As cold as this January has been for most of North America, it still can't hold a candle (or an icicle) to the Great Frost of 1683-84 in England, the worst on record. Not only was the Thames frozen solid to a depth of nearly two feet, but the seas, too, were frozen, with ice extending several miles into the ocean. Shipping was at a literal stand-still, food and wood were scarce, and the suffering among the poor was unimaginably severe. Wrote the diarist John Evelyn:
"The fowls, fish, and birds, and all our plants and greens universally perishing. Many parks of deer are destroyed, and all sorts of fuel so dear that there were great contributions to keep the poor alive...London, by reason for the excessive coldness of the air hindering the ascent of the smoke, was so filled with the fuliginous steam of sea-coal...that one could hardly breath."
Yet for Londoners, the response was natural: a Frost Fair. The frozen river was turned into a small, frivolous town on the frozen ice. Overnight a makeshift street of shops, taverns, coffee and chocolate sellers, and even a brothel appeared, and every sort of sport and amusement, from puppet shows to carriage races to bear-baiting to a whole roasting ox could be found on the river.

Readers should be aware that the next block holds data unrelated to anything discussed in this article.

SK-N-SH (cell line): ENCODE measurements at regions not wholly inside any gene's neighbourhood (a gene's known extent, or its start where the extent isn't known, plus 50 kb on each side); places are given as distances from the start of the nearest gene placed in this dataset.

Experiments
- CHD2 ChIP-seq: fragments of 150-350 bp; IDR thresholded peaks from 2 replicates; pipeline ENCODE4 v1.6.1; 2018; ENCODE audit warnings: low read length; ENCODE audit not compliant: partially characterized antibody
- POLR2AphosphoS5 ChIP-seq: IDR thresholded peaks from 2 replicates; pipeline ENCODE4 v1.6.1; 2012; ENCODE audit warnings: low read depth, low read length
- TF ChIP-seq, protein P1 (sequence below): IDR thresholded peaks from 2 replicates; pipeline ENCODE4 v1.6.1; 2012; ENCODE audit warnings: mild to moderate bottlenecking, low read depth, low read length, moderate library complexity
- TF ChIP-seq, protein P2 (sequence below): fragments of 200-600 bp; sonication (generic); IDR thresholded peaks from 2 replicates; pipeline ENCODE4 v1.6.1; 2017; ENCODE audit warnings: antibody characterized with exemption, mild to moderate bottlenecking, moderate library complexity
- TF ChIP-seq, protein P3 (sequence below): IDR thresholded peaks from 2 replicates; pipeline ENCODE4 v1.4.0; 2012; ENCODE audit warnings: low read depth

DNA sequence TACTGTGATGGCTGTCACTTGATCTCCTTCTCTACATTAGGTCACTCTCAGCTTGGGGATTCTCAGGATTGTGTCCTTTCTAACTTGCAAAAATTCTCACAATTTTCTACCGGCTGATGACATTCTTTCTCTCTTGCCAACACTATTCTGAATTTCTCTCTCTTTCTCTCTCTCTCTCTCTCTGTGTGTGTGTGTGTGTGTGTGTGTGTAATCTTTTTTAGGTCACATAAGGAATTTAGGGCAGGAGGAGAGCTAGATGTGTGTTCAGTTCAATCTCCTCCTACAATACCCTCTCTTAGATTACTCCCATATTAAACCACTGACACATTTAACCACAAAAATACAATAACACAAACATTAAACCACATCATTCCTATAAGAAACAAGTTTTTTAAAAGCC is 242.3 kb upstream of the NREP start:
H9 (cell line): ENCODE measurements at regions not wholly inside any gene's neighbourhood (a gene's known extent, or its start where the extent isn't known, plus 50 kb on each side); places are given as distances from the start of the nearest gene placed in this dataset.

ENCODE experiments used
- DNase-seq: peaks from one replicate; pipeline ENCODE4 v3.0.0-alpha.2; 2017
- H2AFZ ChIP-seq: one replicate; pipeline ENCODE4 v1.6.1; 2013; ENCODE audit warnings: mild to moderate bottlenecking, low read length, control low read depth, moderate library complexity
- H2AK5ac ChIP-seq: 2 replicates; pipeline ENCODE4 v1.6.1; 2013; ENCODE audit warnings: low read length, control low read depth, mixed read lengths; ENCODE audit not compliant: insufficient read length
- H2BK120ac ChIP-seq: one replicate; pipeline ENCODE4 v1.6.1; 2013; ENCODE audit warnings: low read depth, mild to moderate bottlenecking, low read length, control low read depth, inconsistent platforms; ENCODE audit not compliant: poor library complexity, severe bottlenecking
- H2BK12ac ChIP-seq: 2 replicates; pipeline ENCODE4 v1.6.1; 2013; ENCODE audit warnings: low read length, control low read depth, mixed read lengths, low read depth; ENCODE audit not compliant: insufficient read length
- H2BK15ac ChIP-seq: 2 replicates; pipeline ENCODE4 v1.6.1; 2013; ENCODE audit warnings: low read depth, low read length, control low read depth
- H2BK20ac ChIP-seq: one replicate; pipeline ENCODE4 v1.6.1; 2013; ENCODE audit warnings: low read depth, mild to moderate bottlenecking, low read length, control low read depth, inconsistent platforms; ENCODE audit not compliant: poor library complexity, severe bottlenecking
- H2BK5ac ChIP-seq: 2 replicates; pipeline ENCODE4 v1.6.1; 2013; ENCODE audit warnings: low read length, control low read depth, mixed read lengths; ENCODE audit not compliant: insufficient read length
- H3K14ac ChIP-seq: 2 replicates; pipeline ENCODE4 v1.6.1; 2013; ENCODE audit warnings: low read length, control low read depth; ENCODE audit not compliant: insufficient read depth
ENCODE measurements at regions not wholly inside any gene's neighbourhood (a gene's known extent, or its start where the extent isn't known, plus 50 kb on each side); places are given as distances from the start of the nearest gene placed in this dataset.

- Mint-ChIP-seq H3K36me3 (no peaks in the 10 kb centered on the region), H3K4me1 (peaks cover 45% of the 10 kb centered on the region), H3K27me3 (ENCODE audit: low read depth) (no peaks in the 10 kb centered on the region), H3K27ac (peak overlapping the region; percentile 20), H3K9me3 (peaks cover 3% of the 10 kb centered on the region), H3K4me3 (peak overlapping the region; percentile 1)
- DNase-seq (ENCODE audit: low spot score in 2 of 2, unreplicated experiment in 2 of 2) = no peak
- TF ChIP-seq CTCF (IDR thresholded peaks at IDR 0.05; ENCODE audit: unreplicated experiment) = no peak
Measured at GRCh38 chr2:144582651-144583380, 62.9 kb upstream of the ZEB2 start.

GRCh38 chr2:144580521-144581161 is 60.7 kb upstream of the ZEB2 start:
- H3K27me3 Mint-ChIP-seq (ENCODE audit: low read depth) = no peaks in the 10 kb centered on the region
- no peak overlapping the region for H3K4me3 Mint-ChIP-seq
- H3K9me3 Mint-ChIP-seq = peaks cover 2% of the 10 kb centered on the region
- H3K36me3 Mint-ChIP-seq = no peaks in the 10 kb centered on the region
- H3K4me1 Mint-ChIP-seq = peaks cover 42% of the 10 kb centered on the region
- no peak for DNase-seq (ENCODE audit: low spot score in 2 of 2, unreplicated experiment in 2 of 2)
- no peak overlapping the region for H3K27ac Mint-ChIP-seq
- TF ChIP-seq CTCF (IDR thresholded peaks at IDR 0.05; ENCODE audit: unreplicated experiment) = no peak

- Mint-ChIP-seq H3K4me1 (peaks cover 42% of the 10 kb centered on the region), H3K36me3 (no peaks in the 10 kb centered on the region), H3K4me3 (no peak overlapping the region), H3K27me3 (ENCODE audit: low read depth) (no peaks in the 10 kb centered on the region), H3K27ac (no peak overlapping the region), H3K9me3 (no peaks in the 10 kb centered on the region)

From the week before Christmas until early February, the Frost Fair was THE place to see and be seen. Even King Charles II was a frequent visitor. But while at last a thaw came to put an end to the sport, the memories (and the poetry) have lasted much longer:
BEHOLD the Wonder of this present Age,
A Famous RIVER now becomes a Stage.
Question not what I now declare to you,
The Thames is now both Fair and Market, too.
And many Thousands dayly do resort,
There to behold the Pastime and the Sport
Early and Late, used by young and old,
And valu'd not the fierceness of the Cold....
Click here for the rest of the poem, and more about the Frost Fair of 1683. And look closely at these prints from the time, which have as many weird little details as "Where's Waldo?"
Top: Great Britain's Wonder, print sold by Robert Walton & John Seller, 1684
Center: The Frost Fair of 1683, anonymous engraver
Bottom: Thames Frost Fair, by Thomas Wyke, 1683-84